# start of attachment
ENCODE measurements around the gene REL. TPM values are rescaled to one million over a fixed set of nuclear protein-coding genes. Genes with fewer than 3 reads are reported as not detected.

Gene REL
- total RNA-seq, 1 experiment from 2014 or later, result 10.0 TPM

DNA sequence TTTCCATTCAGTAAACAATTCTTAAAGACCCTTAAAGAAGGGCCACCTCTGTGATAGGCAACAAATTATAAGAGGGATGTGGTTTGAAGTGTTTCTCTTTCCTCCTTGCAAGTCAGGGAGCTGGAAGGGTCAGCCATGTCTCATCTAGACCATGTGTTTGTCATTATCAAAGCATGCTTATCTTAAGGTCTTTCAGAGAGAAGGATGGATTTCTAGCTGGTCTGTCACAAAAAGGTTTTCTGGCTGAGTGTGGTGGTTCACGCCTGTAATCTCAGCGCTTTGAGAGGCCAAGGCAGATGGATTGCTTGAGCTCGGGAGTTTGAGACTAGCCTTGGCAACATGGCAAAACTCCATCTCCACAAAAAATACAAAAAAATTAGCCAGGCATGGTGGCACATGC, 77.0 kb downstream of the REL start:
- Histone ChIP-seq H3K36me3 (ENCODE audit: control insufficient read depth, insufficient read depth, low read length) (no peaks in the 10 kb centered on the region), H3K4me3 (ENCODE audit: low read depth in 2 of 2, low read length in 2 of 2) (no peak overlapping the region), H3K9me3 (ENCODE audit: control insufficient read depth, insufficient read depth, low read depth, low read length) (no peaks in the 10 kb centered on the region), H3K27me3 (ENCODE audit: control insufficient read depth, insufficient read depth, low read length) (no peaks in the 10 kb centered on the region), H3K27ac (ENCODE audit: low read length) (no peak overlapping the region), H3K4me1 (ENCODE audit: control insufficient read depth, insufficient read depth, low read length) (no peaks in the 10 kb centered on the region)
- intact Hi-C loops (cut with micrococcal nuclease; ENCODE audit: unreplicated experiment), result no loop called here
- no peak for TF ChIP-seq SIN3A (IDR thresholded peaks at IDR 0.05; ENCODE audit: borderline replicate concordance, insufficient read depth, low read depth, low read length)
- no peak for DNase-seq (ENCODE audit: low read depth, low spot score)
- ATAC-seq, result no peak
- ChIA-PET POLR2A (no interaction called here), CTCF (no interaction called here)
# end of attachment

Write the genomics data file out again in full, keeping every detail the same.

ENCODE measurements around the gene REL. TPM values are rescaled to one million over a fixed set of nuclear protein-coding genes. Genes with fewer than 3 reads are reported as not detected.

Gene REL
- total RNA-seq, 1 experiment from 2014 or later, result 10.0 TPM

DNA sequence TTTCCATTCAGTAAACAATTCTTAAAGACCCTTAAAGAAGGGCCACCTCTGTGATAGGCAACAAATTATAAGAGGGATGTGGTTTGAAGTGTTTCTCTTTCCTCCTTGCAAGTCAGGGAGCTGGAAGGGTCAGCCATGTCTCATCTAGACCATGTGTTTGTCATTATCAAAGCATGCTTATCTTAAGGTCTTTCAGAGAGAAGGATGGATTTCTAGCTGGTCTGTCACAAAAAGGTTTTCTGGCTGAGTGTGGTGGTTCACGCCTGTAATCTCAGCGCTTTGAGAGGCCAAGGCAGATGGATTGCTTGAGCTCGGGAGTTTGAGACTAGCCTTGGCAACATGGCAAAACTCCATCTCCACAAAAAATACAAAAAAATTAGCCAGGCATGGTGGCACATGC, 77.0 kb downstream of the REL start:
- Histone ChIP-seq H3K36me3 (ENCODE audit: control insufficient read depth, insufficient read depth, low read length) (no peaks in the 10 kb centered on the region), H3K4me3 (ENCODE audit: low read depth in 2 of 2, low read length in 2 of 2) (no peak overlapping the region), H3K9me3 (ENCODE audit: control insufficient read depth, insufficient read depth, low read depth, low read length) (no peaks in the 10 kb centered on the region), H3K27me3 (ENCODE audit: control insufficient read depth, insufficient read depth, low read length) (no peaks in the 10 kb centered on the region), H3K27ac (ENCODE audit: low read length) (no peak overlapping the region), H3K4me1 (ENCODE audit: control insufficient read depth, insufficient read depth, low read length) (no peaks in the 10 kb centered on the region)
- intact Hi-C loops (cut with micrococcal nuclease; ENCODE audit: unreplicated experiment), result no loop called here
- no peak for TF ChIP-seq SIN3A (IDR thresholded peaks at IDR 0.05; ENCODE audit: borderline replicate concordance, insufficient read depth, low read depth, low read length)
- no peak for DNase-seq (ENCODE audit: low read depth, low spot score)
- ATAC-seq, result no peak
- ChIA-PET POLR2A (no interaction called here), CTCF (no interaction called here)